Many times this issue will manifest itself when you are showing a specific car that you personally do not like. As an example, if you dislike a specific brand or vehicle model for whatever reason, you may unknowingly project that feeling or opinion onto a client who otherwise would have liked the vehicle.

Another way this happens is when you are presenting a price or payment you think is ridiculously high. Your body language and attitude will undoubtedly sabotage any opportunity you have to close the sale. In many cases, your client already knows the payment range or price of the vehicle they’re interested in. Remember, only they know the specific details of their budget. Don’t decide what is too much for them before you make your presentation.

 

He Who Speaks First, Loses

 

This is an old adage and some might call it negotiation 101, but  it is still one of the hardest parts of the sales process to master. Silence is uncomfortable, and that 10 or 20 seconds after you present the figures can make or break a deal. You know the feeling, the 10 or 20 seconds that feel like minutes of silence.

For many new salespeople, it is extremely uncomfortable to sit in silence and let the awkward air just hang. The goal is to make your client speak first so that they tip their hand and tell you where they are at in the deal (and hopefully say yes). Anything you say or ask at that point in time is purely speculation, as there is no way to know what they are thinking. They might just be hoping you say something, just so they don’t have to make a decision. In the end, if you can stay quiet and smile confidently, you will close more deals at higher profits than if you open up before your customer does.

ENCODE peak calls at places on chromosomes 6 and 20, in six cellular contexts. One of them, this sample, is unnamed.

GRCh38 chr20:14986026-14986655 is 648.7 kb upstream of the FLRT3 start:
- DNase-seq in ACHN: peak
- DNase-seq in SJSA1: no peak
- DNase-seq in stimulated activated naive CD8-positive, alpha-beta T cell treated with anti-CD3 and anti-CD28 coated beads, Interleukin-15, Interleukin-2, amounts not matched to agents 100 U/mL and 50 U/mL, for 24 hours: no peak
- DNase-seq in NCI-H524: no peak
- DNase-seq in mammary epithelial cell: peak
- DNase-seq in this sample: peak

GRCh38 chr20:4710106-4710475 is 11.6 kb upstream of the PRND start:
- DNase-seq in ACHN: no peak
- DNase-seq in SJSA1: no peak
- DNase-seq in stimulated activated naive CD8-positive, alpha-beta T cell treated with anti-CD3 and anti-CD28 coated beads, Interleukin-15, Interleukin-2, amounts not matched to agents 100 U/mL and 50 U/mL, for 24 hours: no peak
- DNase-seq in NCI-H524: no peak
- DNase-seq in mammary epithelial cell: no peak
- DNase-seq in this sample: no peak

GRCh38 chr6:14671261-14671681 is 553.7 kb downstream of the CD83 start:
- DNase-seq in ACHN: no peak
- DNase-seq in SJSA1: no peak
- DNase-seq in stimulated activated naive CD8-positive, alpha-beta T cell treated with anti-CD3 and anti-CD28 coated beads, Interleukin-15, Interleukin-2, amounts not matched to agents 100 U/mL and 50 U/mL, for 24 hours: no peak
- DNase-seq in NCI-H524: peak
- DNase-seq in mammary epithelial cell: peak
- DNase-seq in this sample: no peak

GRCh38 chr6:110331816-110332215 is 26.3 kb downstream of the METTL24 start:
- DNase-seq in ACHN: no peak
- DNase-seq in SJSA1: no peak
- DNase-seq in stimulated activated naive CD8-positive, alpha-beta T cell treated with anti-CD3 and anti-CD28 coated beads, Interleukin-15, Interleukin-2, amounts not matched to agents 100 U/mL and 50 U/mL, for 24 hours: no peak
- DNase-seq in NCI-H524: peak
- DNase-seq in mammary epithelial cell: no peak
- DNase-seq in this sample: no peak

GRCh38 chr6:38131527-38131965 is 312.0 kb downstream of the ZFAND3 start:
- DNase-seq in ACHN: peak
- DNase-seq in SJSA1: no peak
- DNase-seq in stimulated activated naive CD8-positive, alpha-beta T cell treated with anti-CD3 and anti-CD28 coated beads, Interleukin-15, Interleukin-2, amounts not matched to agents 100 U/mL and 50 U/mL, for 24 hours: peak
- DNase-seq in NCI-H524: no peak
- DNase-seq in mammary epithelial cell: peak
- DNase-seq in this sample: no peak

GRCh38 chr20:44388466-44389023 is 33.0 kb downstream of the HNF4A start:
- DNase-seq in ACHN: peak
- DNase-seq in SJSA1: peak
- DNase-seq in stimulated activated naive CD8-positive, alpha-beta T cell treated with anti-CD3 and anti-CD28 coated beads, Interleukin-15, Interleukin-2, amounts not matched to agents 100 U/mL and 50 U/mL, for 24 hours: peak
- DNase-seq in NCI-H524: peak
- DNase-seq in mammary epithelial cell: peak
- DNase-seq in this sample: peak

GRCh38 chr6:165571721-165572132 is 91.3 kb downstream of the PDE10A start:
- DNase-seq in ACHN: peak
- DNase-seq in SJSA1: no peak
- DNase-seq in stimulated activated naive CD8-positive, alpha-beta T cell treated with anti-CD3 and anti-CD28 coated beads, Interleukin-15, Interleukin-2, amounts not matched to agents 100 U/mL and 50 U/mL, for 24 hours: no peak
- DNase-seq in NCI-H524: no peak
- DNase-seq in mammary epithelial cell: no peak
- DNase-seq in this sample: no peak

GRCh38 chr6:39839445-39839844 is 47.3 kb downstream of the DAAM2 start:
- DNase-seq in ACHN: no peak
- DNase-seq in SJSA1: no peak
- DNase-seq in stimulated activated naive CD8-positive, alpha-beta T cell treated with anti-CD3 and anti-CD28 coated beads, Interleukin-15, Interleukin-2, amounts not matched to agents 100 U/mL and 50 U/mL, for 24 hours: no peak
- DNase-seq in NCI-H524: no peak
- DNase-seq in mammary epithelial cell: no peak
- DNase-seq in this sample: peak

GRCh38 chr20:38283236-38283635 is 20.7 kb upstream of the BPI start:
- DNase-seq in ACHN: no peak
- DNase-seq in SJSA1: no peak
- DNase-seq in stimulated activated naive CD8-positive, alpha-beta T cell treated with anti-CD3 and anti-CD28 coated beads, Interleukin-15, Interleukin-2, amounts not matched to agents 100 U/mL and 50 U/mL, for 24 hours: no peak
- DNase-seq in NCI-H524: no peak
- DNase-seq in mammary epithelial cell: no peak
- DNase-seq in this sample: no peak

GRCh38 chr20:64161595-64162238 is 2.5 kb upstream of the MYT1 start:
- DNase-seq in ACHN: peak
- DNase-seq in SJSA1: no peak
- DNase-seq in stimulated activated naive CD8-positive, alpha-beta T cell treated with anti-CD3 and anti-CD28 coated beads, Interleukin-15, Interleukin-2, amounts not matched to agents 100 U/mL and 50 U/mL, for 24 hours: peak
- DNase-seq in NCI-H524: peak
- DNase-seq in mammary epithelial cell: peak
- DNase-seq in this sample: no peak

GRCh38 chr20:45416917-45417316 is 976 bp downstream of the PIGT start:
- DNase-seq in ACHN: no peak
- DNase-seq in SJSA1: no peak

Assume the Sale and Follow Your Process

 

This last tip is a catch all. All dealerships have a general process or flow for how a deal should progress. Whether it be the 7 or 10 steps to the sale, it is important to assume your client is ready to take next steps. They will let you know when there is an issue or an objection, but you should always be moving forward.

Always be ready to move onto the next step of the process.  Your client may state they are short on time, only want to test drive or that they only want numbers. Regardless, always be ready for the next step.  For instance, have numbers ready if your client is test driving. Or if you present numbers, have the credit application ready. It will do one of two things, either bring out the real objection or they will follow your lead and move onto the next phase of the purchase process.

A common mistake many new sales consultants make is to stop the process prematurely. You never know how far you will be able to walk a customer down the path until you try. The best part is that the further you get, even if they don’t close on the spot, the more committed the buyer becomes to wrapping the deal up with you. Always trust that the process is leading you to more deals.

It might even work out that before you know it, you are preparing a spot delivery and you hear the best statement a salesperson can hear; “I didn’t plan on buying today”. And wouldn’t you know, they just did!

If you would like to hear a real life example of someone that uses some of this philosophy in his every day, listen to our podcast episode featuring Kinny Landrum. We also offer a free download for you to keep and refer back to in the future. Click the link for the podcast, follow the instructions on the page and we will email it to you!